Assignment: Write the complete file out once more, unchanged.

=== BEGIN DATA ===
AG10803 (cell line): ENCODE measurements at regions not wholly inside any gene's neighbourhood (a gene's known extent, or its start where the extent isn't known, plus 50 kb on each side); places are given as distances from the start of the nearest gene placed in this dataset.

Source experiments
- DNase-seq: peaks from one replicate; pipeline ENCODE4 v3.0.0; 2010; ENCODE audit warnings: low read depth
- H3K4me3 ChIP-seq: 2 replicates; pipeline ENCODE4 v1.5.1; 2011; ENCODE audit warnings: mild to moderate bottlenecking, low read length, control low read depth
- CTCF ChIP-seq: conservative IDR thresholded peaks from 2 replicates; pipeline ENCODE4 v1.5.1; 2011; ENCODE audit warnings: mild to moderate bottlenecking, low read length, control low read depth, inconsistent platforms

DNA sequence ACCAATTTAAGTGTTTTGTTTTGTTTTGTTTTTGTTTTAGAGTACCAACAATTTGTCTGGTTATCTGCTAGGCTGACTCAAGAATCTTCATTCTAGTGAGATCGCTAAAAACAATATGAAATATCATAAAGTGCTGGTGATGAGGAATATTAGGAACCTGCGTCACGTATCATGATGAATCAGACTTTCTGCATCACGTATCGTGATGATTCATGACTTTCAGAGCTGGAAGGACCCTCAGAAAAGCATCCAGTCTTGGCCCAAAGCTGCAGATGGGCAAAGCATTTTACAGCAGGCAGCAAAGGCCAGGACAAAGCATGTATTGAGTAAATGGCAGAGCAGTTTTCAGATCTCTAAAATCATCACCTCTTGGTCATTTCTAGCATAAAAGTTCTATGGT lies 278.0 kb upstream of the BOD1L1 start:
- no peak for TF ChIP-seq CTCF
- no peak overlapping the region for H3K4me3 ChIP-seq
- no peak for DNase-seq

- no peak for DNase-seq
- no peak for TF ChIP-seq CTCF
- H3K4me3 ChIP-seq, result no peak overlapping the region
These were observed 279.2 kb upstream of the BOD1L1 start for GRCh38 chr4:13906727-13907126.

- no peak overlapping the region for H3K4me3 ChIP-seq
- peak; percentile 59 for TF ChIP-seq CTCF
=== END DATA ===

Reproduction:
AG10803 (cell line): ENCODE measurements at regions not wholly inside any gene's neighbourhood (a gene's known extent, or its start where the extent isn't known, plus 50 kb on each side); places are given as distances from the start of the nearest gene placed in this dataset.

Source experiments
- DNase-seq: peaks from one replicate; pipeline ENCODE4 v3.0.0; 2010; ENCODE audit warnings: low read depth
- H3K4me3 ChIP-seq: 2 replicates; pipeline ENCODE4 v1.5.1; 2011; ENCODE audit warnings: mild to moderate bottlenecking, low read length, control low read depth
- CTCF ChIP-seq: conservative IDR thresholded peaks from 2 replicates; pipeline ENCODE4 v1.5.1; 2011; ENCODE audit warnings: mild to moderate bottlenecking, low read length, control low read depth, inconsistent platforms

DNA sequence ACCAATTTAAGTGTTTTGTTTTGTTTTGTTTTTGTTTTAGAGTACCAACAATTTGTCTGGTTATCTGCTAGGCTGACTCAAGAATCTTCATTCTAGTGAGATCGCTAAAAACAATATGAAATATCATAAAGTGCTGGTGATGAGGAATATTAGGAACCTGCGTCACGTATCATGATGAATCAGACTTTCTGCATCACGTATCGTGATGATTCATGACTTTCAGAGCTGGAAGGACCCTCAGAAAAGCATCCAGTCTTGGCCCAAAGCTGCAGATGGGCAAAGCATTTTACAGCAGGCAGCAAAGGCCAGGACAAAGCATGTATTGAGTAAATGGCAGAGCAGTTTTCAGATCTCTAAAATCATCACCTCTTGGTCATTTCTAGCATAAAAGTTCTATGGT lies 278.0 kb upstream of the BOD1L1 start:
- no peak for TF ChIP-seq CTCF
- no peak overlapping the region for H3K4me3 ChIP-seq
- no peak for DNase-seq

- no peak for DNase-seq
- no peak for TF ChIP-seq CTCF
- H3K4me3 ChIP-seq, result no peak overlapping the region
These were observed 279.2 kb upstream of the BOD1L1 start for GRCh38 chr4:13906727-13907126.

- no peak overlapping the region for H3K4me3 ChIP-seq
- peak; percentile 59 for TF ChIP-seq CTCF